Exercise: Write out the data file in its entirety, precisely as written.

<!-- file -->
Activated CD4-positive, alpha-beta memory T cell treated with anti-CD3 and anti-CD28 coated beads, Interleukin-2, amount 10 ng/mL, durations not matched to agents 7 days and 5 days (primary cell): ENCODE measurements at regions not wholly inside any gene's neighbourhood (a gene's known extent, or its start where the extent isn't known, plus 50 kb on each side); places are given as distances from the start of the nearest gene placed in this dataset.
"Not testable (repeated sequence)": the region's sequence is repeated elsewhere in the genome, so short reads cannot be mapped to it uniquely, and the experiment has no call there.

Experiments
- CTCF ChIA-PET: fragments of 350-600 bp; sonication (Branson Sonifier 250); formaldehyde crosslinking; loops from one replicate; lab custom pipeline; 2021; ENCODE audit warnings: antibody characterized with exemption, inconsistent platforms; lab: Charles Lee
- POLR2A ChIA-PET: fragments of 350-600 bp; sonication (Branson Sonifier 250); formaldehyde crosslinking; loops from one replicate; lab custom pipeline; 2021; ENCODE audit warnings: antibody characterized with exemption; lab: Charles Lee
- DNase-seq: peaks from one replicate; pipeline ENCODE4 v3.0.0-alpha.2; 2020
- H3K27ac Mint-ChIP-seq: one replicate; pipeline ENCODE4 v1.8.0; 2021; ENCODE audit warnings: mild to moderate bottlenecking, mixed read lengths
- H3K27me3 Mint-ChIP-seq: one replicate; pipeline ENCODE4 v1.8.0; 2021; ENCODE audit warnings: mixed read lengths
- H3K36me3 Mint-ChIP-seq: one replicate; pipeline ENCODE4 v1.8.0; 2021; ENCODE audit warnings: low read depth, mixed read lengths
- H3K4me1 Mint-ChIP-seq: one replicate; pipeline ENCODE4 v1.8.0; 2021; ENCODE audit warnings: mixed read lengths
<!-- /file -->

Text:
Activated CD4-positive, alpha-beta memory T cell treated with anti-CD3 and anti-CD28 coated beads, Interleukin-2, amount 10 ng/mL, durations not matched to agents 7 days and 5 days (primary cell): ENCODE measurements at regions not wholly inside any gene's neighbourhood (a gene's known extent, or its start where the extent isn't known, plus 50 kb on each side); places are given as distances from the start of the nearest gene placed in this dataset.
"Not testable (repeated sequence)": the region's sequence is repeated elsewhere in the genome, so short reads cannot be mapped to it uniquely, and the experiment has no call there.

Experiments
- CTCF ChIA-PET: fragments of 350-600 bp; sonication (Branson Sonifier 250); formaldehyde crosslinking; loops from one replicate; lab custom pipeline; 2021; ENCODE audit warnings: antibody characterized with exemption, inconsistent platforms; lab: Charles Lee
- POLR2A ChIA-PET: fragments of 350-600 bp; sonication (Branson Sonifier 250); formaldehyde crosslinking; loops from one replicate; lab custom pipeline; 2021; ENCODE audit warnings: antibody characterized with exemption; lab: Charles Lee
- DNase-seq: peaks from one replicate; pipeline ENCODE4 v3.0.0-alpha.2; 2020
- H3K27ac Mint-ChIP-seq: one replicate; pipeline ENCODE4 v1.8.0; 2021; ENCODE audit warnings: mild to moderate bottlenecking, mixed read lengths
- H3K27me3 Mint-ChIP-seq: one replicate; pipeline ENCODE4 v1.8.0; 2021; ENCODE audit warnings: mixed read lengths
- H3K36me3 Mint-ChIP-seq: one replicate; pipeline ENCODE4 v1.8.0; 2021; ENCODE audit warnings: low read depth, mixed read lengths
- H3K4me1 Mint-ChIP-seq: one replicate; pipeline ENCODE4 v1.8.0; 2021; ENCODE audit warnings: mixed read lengths